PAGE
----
Mark Davis wrote:
> to run the bidi algorithm to get visual order, insert the
> character, then run it backwards to get the logical order
> again, which tells you where to put the character.
I think that Roozbeh perfectly hit the problem of bidirectional editing with
his comments, and Mark's solution of a "backward" bidi algorithm sounds very
But what about other areas that pose similar issues?
- The "logical order" of Indic scripts. When you type a Devanagari "i" you
want it to stay where you typed it, not to run away like a rat. When you
want to type a letter before/after a reordrant vowel, where do you place
your cursor? When you hit backspace in proximity of a reordrant vowel or a
repha, what gets deleted?
- The logical order of Indic scripts not consistent with the visual order of
Thai and Lao.
- The automatic shaping of Arabic, Syriac and Mongolian not consistent with
the manual shaping of Hebrew and Greek.
- The automatic conjuncts of Indic script (encoded with virama as a joiner)
not consistent with the manual conjuncts of Tibetan (encoded with subjoined
- The inconsistency of alternative encodings for the same graphemes (e.g.
precomposed vs. decomposed accented letters).
- The inconsistency of compatibility characters duplicating some
functionality of rich text -- e.g. U+2080 (SUBSCRIPT ZERO) vs.
My very humble opinion is that all these issues ask for a general solution,
which could be found defining an INTERMEDIATE LAYER between the encoding and
the rendered text.
In other words I imagine a sort of "WYSIWYG Unicode" that can be used
internally by the rendering and editing software components.
This layer would still represent "abstract characters" (or "abstract
glyphs", if you like), but the level of abstraction should be much lower
than that of Unicode, in order to match more closely what the user sees.
This requires a very well defined algorithm to map Unicode encoded text to
"WYSYWYG Unicode" (let's call it "abstract rendering algorithm") and the way
back (let's call it "abstract DErendering algorithm"). The existing bidi
algorithm and a "backward" bidi algorithms would of course be embedded as
components of the two general algorithms.
Users would of course interact with the "WYSIWYG" layer when editing text.
Also rendering engines and smart fonts could choose to interact with this
layer, rather than with the encoding. The benefit would be that all the
"general" issues like bidirectionality, Indic reordering, decomposition,
etc. would be handled in a standard and predictable way, while the smart
font would be left only with real typographical issues, such as whether or
not two adjacent items demand for a joint glyph.
Now, this is how I'd imagine the feautures of such a "WYSIWYG Unicode":
- Strict left-to-right visual order. There are still glyphs classified as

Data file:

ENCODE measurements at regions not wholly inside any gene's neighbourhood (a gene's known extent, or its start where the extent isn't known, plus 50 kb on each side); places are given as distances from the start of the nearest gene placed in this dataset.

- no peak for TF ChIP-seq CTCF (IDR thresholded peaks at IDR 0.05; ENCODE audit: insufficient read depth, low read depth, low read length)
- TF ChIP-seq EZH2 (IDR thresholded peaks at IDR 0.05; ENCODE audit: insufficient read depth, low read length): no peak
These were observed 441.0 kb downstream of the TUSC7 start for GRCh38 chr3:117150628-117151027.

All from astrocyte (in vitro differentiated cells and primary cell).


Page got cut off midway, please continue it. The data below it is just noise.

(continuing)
LTR, RTL or neutral, but this only affect whether that glyph goes to the
left or to the right of the cursor when it is inserted.
- No bidirectional controls whatsoever. All the Unicode bidi controls are
stripped off after running the "forward" bidi algorithm, and are generated
where necessary by the "backward" bidi algorithm. The "backward" algorithm
could be parameterized to generate different levels of bidi Unicode (e.g.,
using or not embedding controls).
- All Indic scripts are in visual order as well: "reordering" characters are
moved to their visual place during "rendering" and back to their logical
place during "DErendering".
- All sequences of characters that are perceived as single letters by users
are treated as such (e.g., laam-alif in Arabic or the ksha ligature in many
Indic scripts). Of course, the "DErenderer" maps these extra glyphs back to
the corresponding sequences of Unicode characters.
- The feature above might even be localized. A Slovak "rendered/DErenderer"
might map an Unicode sequences like "c" + "h" to a single code, while the
French version does not.
- Perhaps, contextual glyphs (e.g. Arabic positional forms, Indic half or
subjoined letters) could be mapped to independent items (like in Unicode
Hebrew or Greek), so that users may use these forms out of context without
having to use arcane controls like ZW(N)J. Of course, the "DErendering"
process would properly generate the necessary ZW(N)J when the shape of a
character is not the default for the context where it sits.
- To balance the obvious problems that the point before introduces, an
optional automatic adjustment feature may be defined to automatize typing.
This feature adjusts the codes of the two characters around the cursor upon
any editing action and, it is an insertion action, it also adjusts the codes
of the first and last glyph of the block being inserted.
- The whole process (especially the "DErenderer") behaves differently if it
works with plain text or with rich text (i.e., a subscript zero may be
DErendered as U+2080 or <sub>U+0030</sub> depending on whether a <sub>
mark-up is available or not).
This is my mental image of how Unicode rendering and editing should work. I
am curious to know how different this is from other people's mental images
and, especially, from actual software out there.
This archive was generated by hypermail 2.1.2 : Tue Jul 10 2001 - 17:21:20 EDT